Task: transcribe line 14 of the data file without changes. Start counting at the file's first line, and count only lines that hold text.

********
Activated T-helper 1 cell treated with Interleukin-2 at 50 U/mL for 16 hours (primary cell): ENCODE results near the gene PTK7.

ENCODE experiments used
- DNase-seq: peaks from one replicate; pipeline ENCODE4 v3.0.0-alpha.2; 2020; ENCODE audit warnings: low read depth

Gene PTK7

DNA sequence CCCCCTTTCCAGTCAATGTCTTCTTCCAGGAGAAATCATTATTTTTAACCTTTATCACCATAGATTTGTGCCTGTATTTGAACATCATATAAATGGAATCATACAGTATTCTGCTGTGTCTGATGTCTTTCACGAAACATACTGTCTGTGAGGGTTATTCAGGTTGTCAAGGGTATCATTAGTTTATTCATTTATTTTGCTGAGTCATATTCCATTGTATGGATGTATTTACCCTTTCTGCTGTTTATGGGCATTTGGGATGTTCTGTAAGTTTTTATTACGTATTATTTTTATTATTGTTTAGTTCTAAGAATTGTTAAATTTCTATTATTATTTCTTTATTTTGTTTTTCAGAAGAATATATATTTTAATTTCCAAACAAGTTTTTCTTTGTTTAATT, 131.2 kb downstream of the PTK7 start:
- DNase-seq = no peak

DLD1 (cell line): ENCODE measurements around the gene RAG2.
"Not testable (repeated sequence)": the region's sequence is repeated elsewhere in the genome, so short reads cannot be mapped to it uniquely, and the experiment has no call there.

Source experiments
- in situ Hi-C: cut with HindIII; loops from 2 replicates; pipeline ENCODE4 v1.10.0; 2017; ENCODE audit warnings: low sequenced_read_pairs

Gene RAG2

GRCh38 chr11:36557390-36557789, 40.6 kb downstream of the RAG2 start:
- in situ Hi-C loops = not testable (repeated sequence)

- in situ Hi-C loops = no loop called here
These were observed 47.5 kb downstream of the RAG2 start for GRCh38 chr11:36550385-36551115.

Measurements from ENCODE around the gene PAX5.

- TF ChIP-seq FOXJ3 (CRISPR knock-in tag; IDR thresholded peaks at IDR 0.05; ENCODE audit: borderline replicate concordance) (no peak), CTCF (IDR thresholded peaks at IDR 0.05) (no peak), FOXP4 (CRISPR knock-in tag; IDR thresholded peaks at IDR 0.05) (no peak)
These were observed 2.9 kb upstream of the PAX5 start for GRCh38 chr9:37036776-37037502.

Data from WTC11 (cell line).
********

- in situ Hi-C loops = no loop called here